Wednesday, April 29, 2020

Hawk Ridge News - Spring 2020


Dear Hawk Ridge Friends,

Coopers Hawk April 20 by J RichardsonWe hope you’ve been enjoying the spring migration, as well as the sunshine and warmer weather. Many birds are moving through now, as we’ve seen this past week at the West Skyline Spring Count. As of Friday, April 24th, over 10,000 raptors of 15 species have been counted. Over 8,000 other birds (~65 different species) have also been counted. Please continue to follow along online via our live count HERE and raptor count HERE! If you’ve enjoyed keeping up with the count, one way to support our raptor monitoring efforts for bird conservation is by pledging to our annual Raptorthon (read more below)! Thank you and we send continued wishes for good health and good birding!
Sunday, April 26th

Red-tailed Hawk Apr 20 by J Richardson 2Late April is perhaps the best time to see the wide variety of raptors traveling through on their way north. Team Frank & the Hawk Ridge Spring Counters will be conducting the Raptorthon on Sunday, April 26th (weather pending). We invite you to please consider pledging to the 2020 Raptorthon to support both Hawk Ridge Bird Observatory and the Hawk Migration Association of North America’s (HMANA) efforts in raptor conservation, monitoring and research programs.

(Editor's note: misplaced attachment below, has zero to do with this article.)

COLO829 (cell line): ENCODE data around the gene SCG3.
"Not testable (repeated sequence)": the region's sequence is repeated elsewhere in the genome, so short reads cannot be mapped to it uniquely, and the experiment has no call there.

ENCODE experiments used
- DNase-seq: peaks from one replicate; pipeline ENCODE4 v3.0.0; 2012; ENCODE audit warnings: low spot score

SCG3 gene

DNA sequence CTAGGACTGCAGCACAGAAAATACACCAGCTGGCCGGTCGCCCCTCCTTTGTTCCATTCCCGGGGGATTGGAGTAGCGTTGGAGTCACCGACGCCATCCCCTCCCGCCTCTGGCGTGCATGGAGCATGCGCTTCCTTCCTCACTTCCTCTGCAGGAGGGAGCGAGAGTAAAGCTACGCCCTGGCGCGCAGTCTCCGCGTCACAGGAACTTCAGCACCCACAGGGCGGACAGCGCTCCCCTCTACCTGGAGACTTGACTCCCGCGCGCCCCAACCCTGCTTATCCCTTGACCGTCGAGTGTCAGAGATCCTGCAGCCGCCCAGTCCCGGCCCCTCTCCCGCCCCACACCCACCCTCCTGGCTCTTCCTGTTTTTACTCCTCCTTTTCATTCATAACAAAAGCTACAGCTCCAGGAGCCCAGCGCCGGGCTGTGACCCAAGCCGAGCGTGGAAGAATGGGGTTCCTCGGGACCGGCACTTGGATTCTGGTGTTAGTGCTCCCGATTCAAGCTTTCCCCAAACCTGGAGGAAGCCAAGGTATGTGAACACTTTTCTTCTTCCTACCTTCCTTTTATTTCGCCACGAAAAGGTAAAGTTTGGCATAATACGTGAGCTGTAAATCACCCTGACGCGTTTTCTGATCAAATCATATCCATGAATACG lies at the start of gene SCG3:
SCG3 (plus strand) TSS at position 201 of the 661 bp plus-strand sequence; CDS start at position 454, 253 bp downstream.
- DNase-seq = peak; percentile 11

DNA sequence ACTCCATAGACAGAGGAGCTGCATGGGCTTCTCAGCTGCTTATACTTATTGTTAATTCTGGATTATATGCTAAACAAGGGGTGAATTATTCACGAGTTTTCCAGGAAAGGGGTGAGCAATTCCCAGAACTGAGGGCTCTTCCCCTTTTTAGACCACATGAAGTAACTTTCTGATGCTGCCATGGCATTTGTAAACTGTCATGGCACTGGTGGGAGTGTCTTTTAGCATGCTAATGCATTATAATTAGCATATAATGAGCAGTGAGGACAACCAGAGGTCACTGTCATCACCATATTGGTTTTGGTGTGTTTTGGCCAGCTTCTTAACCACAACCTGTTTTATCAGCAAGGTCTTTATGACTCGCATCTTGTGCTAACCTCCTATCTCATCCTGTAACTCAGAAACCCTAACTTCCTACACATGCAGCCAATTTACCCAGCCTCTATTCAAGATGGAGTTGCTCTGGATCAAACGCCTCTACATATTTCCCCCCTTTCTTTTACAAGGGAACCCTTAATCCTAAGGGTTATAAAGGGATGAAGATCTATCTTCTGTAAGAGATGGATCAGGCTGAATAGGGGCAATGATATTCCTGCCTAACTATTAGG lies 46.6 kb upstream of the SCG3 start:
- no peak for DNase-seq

John Richardson (left) and Frank Nicoletti (right) by J Long 2

We thank you in advance! Results will be posted in our next e-newsletter and on our Facebook page. Results of the Raptorthon are also published each year in the Hawk Migration Studies Journal via HMANA. To sponsor Team Frank & Hawk Ridge Spring Counters, on behalf of Hawk Ridge & HMANA, please make your pledge by clicking HERE! THANK YOU! 

FALL 2020 Hawk Ridge Seasonal Positions

Hawk Ridge Bird Observatory is tentatively hiring for the fall 2020 bird migration season. While we are hopeful to fulfill all seasonal positions, circumstances are subject to change due to COVID-19. Please click HERE for more information about open positions. Thank you to all of our current and former staff and trainees! Our crew rocks and we hope you can join us!

* If you missed our newsletter last week, we encourage you to continue reading below for more information about our research, events, and other educational resources.

West Skyline Spring Count - March Summary Report

By John Richardson2020 marks our third consecutive year conducting the West Skyline Spring Count full-time March-May. As we are all doing our best to adjust during these trying times, March has quickly come and gone. We are now one month into the Spring Count. There were 3,116 raptors counted in March (plus 18 more counted on February 29, as it’s a leap year). That total is below March 2019 at 5,487 raptors, but above March 2018 at 2,148. We had 5 days with no raptors in March, due to poor migration conditions and/or inclement weather.